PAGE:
“America” (1996) – Cole appeared on an all-star tribute album to the Bernstein/Sondheim classic West Side Story. Teamed with Patti LaBelle and Sheila E., Cole was allowed to really rip into “America,” matching Miss LaBelle note for note. Though slightly crowded and busy (the Sheila E. drum solo in the middle was unnecessary), it’s nice to hear Cole really let loose and sing unbridled passion.
Snowfall on the Sahara (1999) – Cole’s return to contemporary pop was an interesting affair because it worked underneath the shadow of her highly-successful jazz/pop work. Like her last contemporary pop effort, 1989’s Good to Be Back, Snowfall on the Sahara is immaculately-produced, with no expense spared. It’s a strange mix of covers and originals, all of which allow for Cole’s tendency to shout and wail when she sings. The title track is an atmospheric pop number that’s lush and beautiful. Her cover of “A Song for You” is wonderful as is her take on the blues classic “Corrina.” At this point in her career, Cole has established herself as a premier songstress, so it’s fine to hear her apply those skills to more contemporary fare than just the American Songbook.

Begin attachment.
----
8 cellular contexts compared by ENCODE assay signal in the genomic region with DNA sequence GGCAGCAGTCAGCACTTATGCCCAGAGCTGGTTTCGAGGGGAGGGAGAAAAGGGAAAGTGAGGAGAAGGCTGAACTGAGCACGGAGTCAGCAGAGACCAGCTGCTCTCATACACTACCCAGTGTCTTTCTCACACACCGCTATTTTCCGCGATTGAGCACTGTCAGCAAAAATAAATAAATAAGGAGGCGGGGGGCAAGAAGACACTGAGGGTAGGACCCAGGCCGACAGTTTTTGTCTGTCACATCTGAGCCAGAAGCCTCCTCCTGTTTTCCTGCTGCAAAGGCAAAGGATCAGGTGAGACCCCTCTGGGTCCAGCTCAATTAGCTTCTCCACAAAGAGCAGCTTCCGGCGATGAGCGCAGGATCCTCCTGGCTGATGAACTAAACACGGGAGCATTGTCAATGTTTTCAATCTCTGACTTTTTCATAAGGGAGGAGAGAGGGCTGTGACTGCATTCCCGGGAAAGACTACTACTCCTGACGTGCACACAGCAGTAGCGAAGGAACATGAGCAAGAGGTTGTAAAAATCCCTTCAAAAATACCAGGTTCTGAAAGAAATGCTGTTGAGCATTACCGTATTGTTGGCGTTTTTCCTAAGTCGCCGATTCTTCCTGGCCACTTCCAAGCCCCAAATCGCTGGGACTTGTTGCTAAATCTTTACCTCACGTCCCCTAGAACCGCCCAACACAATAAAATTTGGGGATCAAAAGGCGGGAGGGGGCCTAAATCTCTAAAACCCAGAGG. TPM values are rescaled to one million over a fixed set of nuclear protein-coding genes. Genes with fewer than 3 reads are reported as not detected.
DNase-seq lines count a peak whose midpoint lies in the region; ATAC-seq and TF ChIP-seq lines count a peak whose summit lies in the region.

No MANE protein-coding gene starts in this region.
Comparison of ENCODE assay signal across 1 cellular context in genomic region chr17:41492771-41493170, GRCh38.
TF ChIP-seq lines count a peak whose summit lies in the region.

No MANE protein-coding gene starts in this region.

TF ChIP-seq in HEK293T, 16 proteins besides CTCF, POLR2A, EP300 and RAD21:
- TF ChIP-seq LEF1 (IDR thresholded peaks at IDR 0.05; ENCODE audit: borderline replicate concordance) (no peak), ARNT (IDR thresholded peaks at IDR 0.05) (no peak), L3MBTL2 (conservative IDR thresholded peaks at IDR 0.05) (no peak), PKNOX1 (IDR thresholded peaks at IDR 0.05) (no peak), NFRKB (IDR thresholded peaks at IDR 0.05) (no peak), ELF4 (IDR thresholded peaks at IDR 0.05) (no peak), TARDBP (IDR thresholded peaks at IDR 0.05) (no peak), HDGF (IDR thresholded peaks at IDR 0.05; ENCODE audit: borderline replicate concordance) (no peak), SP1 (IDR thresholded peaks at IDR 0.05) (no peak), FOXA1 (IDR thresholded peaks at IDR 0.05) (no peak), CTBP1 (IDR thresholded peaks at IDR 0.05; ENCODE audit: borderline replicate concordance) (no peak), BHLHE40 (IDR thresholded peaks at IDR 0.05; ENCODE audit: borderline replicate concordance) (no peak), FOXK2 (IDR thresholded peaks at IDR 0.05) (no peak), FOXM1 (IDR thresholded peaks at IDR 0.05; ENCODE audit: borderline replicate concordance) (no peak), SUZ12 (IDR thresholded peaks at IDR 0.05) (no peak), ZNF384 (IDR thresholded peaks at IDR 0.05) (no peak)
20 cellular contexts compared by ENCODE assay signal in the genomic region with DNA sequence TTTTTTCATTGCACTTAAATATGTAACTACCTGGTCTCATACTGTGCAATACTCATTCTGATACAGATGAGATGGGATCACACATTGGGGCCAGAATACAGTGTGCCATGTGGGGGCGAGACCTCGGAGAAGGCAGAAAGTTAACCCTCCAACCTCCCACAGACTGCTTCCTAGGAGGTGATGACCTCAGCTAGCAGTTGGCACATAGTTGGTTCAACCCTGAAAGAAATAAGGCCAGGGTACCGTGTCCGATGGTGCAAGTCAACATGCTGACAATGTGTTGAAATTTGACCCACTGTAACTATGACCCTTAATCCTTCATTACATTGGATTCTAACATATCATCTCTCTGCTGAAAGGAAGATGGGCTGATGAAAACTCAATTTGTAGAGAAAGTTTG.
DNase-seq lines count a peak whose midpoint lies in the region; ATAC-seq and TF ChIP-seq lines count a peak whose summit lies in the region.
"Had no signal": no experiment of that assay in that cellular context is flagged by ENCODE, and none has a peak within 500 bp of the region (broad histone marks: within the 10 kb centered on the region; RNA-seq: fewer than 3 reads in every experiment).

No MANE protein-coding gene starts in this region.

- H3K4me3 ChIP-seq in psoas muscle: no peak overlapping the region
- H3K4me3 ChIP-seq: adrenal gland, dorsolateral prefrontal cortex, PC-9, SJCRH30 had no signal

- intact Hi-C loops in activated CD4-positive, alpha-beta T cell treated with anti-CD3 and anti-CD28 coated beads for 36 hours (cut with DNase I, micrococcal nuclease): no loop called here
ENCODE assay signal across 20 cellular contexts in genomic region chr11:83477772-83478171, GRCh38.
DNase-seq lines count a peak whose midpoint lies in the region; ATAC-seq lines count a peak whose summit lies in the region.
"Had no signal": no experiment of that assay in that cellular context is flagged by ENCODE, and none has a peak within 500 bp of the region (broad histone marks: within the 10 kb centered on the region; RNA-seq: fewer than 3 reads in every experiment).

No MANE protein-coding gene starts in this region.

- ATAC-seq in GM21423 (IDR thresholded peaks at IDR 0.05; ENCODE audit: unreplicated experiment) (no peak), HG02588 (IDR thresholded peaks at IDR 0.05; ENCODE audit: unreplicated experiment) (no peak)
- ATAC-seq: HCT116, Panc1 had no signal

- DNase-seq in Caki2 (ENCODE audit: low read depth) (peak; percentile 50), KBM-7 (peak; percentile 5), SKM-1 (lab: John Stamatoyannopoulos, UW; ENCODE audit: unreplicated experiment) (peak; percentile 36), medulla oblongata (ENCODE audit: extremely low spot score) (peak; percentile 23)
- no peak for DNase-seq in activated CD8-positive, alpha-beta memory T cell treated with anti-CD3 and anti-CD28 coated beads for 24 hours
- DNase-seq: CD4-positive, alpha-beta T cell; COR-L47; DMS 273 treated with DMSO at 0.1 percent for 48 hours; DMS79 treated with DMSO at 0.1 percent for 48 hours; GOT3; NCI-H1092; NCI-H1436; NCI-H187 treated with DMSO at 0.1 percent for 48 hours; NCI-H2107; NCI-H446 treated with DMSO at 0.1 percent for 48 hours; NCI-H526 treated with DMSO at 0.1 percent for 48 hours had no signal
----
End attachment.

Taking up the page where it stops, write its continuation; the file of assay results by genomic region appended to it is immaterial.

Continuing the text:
Greatest Hits, Vol. 1 (2000) – The title indicated that there’d be a follow-up, sadly one never came. This is an excellent overview of Cole’s career – better, in fact, than the 1987 compilation, because this includes her soul hits, plus her 80s pop hits, along with some soundtrack work as well as two new songs. Some may quibble that there are too many live versions of her old hits (though “Our Love” is brilliant in its live version), but it’s a comprehensive look at Cole’s career as a hit maker. The highlight (aside from the excellent 70s hits) is “Livin’ for Love” Cole’s take on house/dance-pop.
“Stormy Weather” (2001) – Tony Bennett was a pal of Nat King Cole’s and a contemporary. He like, Cole, created a wonderful body of work interpreting the American Songbook. So it’s gratifying to hear Bennett duet with Natalie Cole on this torchy number, made famous by Lena Horne. Bennett’s wizened, grayed voice matches well with Cole, and the two have a palpable chemistry. It’s a shame Cole has never recorded this as a solo song.
“Livin’ for Love” – EP (2001) – Cole’s single from her greatest hits package is a fantastic disco stomper with Cole’s powerful, bell-like voice roaring over the thumbing dance beats. This EP has six tracks that include the album version, an instrumental and four remixes, the best being Frankie Knuckles Classic Club Mix, which send the already-fantastic dance number out of orbit.